Dubai International Airport was forced to ground flights for half an hour due to a drone flying in the area, the airport says. It said airspace around the airport closed just after 0800 local time (0400 GMT) on Wednesday because of "unauthorised drone activity". Arrivals resumed at 0835, with full operations restarting by 0907. It is not the first time drones have delayed flights at the airport, one of the world's busiest. "We remind all [drone] operators that activities are not permitted within 5km (3.11 miles) of any airport or landing area,'' Dubai Airports said on Twitter.
LONDON - London's Gatwick Airport was operating without problems Sunday, but the fugitive drone operators who brought incoming and outgoing flights to a standstill over multiple days remained at large -- and a potential threat -- after police cleared two local residents who were arrested as suspects. Sussex Police were hopeful they had halted the disruptive and costly drone incursions during one of the heaviest travel periods of the year with Friday's arrests of a couple who live near the airport. But they were released Sunday, and police said they were no longer suspects. Tens of thousands of passengers suffered through long flight delays or were stranded by cancellations after two drones were reported seen above the airfield at Gatwick on Wednesday night, prompting an immediate suspension of all air traffic. Sussex Chief Detective Jason Tingley said Sunday he could not rule out new drone activity at Gatwick or other U.K. airports.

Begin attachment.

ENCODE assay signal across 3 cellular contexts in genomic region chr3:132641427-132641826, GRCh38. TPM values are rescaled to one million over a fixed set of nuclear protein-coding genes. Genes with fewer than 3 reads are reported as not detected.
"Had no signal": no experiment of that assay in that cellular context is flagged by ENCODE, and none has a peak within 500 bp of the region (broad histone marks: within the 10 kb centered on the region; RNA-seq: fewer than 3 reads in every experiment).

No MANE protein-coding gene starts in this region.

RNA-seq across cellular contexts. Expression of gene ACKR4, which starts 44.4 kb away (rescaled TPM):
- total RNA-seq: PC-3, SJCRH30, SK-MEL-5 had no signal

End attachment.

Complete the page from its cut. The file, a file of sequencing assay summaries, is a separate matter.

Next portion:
Dubai International Airport is the latest to halt flights over a drone scare following similar incidents at London's Gatwick and Heathrow. The world's third-busiest airport temporarily stopped operations for just under 30 minutes due to "unauthorized drone activity," according to a tweet from the Dubai Media Office. Incoming flights were permitted to land during the disruption, reports The New York Times, which occurred between 10.15AM and 10.45AM local time. Operations are now reportedly back to normal. "Dubai Airports has worked closely with the appropriate authorities to ensure that the safety of airport operations is maintained at all times and to minimize any inconvenience to our customers," the airport said.
All major UK airports now have or will soon have military grade anti-drone equipment, the government says. It comes after the military were called in to help when drone sightings caused delays for around an hour at Heathrow on Tuesday. And drone sightings at Gatwick caused major disruption affecting 140,000 passengers before Christmas. Earlier, the defence secretary said it would "not be right" to ask the RAF to respond to similar incidents in future. Gavin Williamson said all commercial airports needed to invest in anti-drone technology.